For years, the dairy industry has spent millions trying to convince Americans that dairy products can help them stay slim. Paid TV and movie stars from Brooke Shields to Dr. Phil have appeared in the high-profile milk mustache ads.
A new paper published in Nutrition Reviews in May showed that dairy products do not reliably help people lose weight or fat and can, in fact, cause weight gain.
PCRM senior scientist and lead author Amy Joy Lanou, Ph.D., co-authored the scientific review with PCRM president Neal Barnard, M.D. The two carefully reviewed every study conducted from 1966 through August 2007 that examined whether dairy or calcium supplementation causes weight loss. Some of the studies restricted calories; some did not.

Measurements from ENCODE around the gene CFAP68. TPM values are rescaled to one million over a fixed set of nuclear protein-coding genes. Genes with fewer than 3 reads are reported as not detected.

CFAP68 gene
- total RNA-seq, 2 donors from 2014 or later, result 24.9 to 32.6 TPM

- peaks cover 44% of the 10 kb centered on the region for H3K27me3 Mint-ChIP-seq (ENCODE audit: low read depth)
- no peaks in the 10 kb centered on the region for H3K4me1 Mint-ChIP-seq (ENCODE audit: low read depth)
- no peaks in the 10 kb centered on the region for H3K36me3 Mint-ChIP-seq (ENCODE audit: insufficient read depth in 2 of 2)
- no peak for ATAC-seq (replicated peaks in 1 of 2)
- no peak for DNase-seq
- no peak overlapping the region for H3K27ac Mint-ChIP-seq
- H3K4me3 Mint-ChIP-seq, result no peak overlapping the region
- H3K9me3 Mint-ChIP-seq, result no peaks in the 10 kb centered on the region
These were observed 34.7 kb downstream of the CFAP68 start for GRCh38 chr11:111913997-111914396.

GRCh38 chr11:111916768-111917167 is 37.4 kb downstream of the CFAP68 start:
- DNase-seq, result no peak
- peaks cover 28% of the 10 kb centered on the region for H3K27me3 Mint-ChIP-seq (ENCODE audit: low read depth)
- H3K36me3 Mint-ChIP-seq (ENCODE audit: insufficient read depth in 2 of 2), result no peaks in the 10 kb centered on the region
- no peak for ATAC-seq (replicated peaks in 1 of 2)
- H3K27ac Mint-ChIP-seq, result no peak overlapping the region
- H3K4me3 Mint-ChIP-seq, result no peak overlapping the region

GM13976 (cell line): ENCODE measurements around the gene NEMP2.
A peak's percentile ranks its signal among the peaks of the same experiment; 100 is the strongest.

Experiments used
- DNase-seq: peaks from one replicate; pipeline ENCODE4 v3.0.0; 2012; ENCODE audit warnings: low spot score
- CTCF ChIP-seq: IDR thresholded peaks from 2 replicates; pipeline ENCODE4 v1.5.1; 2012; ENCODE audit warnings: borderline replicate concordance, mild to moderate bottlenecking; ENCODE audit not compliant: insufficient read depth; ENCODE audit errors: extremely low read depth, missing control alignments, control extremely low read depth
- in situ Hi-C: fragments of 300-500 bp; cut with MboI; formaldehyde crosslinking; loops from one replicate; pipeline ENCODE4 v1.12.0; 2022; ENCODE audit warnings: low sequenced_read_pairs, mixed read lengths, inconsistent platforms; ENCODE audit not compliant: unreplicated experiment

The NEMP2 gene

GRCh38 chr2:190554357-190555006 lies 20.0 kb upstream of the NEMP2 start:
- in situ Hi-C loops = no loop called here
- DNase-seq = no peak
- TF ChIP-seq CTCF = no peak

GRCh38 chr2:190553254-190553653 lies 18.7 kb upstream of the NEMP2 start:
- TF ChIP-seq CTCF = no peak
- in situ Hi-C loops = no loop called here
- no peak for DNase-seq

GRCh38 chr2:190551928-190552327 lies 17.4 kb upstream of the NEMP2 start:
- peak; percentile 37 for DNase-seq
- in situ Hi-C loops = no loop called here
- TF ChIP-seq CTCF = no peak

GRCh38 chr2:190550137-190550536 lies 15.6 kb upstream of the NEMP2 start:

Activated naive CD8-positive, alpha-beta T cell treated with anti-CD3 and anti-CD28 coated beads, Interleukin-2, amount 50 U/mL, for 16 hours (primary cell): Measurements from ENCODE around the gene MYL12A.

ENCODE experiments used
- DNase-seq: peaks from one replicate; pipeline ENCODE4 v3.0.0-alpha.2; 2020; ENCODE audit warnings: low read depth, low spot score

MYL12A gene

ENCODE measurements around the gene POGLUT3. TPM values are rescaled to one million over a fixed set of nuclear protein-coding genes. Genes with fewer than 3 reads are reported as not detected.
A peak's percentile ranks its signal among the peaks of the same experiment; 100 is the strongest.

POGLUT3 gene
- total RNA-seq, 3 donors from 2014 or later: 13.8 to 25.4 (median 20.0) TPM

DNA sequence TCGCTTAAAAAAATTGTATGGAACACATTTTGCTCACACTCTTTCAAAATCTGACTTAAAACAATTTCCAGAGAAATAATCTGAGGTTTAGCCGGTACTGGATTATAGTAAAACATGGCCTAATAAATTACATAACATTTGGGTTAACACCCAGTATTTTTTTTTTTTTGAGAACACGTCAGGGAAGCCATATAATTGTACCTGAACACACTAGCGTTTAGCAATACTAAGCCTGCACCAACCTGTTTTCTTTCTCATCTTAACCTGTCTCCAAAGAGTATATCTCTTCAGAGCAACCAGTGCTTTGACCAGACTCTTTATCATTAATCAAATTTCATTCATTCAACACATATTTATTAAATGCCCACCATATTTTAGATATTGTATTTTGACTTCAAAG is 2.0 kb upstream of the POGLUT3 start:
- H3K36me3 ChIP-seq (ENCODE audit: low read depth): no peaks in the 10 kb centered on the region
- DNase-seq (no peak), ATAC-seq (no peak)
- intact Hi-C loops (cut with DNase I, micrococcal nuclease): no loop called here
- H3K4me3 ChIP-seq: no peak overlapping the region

Of the 49 studies that Drs. Lanou and Barnard analyzed, 41 showed no effect on weight loss. Two showed that dairy products increased body weight. The only studies that showed weight loss or body fat loss were funded by the dairy industry. None of the 18 studies looking at children or adolescents showed that dairy products helped at all.
In 2007, PCRM won a victory against the industry when the Federal Trade Commission, the U.S. Department of Agriculture, and two national dairy industry organizations responded to a PCRM petition by agreeing to stop the weight-loss campaign because existing research did not support their claims. Rather than honor this agreement, the dairy industry simply reworded the ads, toning down its claims only slightly.